Lilly Ledbetter, whose efforts to establish equal pay for men and women resulted in President Barack Obama’s first piece of legislation — the Lilly Ledbetter Fair Pay Act — spoke before a packed audience at Daemen College April 22, 2013. Ledbetter told the audience “We still have a long way to go in the battle for equal pay, for men and women, for a good day’s work.”
After becoming one of the first women hired at the management level at the Goodyear Tire & Rubber Factory in Gadsden, Alabama in 1979, 19 years into her job she found out she was making thousands of dollars less than her male counterparts.
She filed a sex discrimination case challenging Goodyear, which she won — then lost on appeal. Her case made it all the way to the U.S. Supreme Court, where she lost again. But in a dramatic moment as the Court rendered its verdict, Justice Ruth Bader Ginsburg read her dissent, urging Ledbetter to fight back.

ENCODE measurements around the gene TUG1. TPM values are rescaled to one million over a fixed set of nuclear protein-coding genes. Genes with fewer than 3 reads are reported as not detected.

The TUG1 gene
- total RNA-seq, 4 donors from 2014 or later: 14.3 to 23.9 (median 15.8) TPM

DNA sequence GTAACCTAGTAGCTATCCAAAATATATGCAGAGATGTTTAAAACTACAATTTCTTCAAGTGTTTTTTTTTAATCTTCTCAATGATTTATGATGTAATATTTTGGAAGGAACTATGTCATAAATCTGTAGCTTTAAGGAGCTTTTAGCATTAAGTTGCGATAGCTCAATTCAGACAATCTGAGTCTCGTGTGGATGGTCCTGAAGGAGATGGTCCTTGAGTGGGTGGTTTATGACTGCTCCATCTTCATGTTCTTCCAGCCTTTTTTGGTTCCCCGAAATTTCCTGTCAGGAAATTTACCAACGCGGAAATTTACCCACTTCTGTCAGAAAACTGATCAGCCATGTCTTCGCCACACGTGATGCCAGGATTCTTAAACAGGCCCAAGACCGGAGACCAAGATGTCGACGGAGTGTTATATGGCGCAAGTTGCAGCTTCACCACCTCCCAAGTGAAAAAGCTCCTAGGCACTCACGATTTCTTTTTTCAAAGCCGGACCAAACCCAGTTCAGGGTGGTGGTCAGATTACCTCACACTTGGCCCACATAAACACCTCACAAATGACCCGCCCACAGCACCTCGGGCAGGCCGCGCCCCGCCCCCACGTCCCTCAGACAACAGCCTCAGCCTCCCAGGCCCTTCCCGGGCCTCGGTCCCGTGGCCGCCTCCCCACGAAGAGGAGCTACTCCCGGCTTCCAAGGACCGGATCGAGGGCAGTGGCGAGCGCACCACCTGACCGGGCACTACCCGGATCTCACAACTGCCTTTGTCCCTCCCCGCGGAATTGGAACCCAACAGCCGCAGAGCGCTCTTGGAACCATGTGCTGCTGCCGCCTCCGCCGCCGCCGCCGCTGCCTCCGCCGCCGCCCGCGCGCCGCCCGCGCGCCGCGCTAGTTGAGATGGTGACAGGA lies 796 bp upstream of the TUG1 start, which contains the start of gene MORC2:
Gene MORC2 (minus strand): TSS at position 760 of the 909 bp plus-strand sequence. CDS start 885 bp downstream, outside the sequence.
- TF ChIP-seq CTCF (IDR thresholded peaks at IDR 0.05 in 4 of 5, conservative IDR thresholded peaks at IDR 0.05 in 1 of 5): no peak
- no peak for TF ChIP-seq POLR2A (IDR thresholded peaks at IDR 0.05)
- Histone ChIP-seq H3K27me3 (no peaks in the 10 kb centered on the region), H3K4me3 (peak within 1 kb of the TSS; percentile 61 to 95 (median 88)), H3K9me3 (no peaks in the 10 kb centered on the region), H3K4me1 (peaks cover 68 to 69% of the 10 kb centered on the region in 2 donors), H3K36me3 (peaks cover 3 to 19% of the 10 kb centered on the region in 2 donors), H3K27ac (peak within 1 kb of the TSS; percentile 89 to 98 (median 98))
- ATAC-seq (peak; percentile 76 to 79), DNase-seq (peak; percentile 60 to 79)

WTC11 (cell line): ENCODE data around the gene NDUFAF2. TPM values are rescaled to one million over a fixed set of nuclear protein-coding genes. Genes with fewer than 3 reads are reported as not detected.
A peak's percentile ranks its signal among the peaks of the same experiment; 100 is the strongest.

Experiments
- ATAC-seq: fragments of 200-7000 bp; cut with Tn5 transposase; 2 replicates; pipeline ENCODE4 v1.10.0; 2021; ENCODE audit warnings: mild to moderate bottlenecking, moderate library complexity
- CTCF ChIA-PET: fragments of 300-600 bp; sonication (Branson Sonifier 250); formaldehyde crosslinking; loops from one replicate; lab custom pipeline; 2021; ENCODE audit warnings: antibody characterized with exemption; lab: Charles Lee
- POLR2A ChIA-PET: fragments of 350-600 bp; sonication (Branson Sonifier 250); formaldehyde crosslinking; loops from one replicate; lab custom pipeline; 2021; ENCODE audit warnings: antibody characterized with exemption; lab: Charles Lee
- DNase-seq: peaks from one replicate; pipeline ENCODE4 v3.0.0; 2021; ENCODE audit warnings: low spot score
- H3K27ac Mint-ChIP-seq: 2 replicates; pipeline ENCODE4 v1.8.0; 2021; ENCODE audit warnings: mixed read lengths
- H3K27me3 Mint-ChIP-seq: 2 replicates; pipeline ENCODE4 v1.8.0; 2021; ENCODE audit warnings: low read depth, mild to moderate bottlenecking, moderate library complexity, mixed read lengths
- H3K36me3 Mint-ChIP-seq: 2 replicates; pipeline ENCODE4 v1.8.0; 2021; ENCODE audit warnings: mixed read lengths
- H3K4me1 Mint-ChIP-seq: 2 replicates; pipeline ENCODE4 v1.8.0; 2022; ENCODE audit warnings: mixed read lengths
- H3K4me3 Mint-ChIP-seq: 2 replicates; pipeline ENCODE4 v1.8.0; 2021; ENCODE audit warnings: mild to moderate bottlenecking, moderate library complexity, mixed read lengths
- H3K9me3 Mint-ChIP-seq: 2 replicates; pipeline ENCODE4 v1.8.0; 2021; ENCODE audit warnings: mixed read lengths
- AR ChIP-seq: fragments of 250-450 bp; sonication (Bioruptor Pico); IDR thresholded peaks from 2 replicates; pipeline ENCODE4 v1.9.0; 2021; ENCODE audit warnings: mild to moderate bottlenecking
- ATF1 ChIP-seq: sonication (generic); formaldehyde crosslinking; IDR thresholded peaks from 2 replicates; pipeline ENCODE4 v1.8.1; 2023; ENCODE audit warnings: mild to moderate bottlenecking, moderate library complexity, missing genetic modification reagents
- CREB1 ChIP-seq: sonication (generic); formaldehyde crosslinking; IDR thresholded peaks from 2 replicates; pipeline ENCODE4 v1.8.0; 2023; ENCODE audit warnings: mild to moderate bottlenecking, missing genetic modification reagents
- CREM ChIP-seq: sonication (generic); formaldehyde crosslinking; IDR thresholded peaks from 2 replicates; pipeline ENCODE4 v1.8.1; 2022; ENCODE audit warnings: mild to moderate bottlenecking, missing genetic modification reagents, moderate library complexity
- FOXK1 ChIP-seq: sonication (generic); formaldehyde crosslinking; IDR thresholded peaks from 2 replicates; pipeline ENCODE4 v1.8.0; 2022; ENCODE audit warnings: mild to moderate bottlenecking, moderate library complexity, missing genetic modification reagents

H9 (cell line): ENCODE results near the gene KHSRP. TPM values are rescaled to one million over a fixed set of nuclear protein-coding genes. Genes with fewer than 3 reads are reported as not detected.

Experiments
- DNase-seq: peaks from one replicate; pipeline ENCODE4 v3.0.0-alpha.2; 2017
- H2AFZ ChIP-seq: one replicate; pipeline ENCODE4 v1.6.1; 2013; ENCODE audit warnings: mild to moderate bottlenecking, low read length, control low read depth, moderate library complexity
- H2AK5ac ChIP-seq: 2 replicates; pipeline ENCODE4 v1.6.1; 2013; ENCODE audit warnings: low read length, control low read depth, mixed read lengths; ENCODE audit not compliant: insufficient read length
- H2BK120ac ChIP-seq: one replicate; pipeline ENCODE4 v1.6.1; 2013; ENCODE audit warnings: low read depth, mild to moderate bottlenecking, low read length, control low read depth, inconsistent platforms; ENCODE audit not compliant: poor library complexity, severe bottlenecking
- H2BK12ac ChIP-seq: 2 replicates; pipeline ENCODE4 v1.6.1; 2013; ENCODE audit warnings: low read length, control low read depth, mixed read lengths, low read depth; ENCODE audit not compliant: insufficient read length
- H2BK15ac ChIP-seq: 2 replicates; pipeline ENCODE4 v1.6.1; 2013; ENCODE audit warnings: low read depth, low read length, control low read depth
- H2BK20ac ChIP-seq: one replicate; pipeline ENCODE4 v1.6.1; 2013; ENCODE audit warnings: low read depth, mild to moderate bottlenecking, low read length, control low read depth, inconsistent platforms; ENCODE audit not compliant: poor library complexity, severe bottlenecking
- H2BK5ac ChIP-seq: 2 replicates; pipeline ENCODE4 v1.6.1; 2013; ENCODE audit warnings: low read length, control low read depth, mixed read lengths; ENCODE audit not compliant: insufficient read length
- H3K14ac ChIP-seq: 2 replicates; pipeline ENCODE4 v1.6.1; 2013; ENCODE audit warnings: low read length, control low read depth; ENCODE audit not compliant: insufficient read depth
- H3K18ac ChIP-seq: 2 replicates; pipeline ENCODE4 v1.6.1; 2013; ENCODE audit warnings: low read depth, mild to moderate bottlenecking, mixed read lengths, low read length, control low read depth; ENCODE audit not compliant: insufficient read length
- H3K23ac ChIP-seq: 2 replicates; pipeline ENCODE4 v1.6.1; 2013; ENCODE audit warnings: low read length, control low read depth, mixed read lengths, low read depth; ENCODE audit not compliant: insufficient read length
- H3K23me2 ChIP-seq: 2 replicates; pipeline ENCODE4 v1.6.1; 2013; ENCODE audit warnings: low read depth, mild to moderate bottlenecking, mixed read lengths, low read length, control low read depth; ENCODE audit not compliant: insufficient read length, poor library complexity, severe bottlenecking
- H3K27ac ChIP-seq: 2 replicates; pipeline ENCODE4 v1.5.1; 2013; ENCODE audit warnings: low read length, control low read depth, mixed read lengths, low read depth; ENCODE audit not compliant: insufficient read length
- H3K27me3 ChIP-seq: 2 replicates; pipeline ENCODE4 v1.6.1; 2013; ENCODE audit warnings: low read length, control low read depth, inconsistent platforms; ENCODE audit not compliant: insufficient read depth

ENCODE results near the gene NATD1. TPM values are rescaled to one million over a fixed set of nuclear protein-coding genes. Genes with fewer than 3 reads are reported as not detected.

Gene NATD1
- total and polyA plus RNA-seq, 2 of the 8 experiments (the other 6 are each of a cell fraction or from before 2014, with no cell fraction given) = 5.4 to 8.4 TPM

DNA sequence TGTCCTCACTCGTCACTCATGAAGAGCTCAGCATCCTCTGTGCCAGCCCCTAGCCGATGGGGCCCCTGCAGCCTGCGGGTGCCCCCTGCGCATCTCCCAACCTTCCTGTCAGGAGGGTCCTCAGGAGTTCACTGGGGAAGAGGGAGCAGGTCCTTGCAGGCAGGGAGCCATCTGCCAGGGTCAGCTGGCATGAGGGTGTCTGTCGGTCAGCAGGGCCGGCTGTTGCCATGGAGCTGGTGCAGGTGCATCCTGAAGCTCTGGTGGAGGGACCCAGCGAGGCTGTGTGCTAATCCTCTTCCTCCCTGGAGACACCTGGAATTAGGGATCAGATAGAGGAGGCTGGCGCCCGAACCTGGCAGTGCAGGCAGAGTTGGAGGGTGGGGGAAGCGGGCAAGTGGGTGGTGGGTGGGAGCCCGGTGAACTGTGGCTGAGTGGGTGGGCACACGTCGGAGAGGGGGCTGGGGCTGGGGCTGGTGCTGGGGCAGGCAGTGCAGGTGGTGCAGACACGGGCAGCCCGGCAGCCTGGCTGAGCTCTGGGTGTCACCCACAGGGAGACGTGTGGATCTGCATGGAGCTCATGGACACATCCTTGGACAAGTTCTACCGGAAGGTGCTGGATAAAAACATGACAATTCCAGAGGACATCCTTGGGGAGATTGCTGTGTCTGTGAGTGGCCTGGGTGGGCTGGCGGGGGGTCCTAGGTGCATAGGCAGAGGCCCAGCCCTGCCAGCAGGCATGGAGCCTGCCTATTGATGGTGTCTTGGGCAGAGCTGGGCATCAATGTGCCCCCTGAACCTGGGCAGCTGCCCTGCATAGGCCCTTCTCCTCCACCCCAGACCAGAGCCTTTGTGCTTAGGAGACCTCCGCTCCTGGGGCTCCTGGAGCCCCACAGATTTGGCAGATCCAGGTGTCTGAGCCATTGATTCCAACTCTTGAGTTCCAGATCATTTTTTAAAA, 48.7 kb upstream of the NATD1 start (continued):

The result was a law amending the 1964 Civil Rights Act, so that unfair pay complaints could be filed within 180 days of a discriminatory act. In January, 2009, the bill was signed into law by newly-elected President Obama.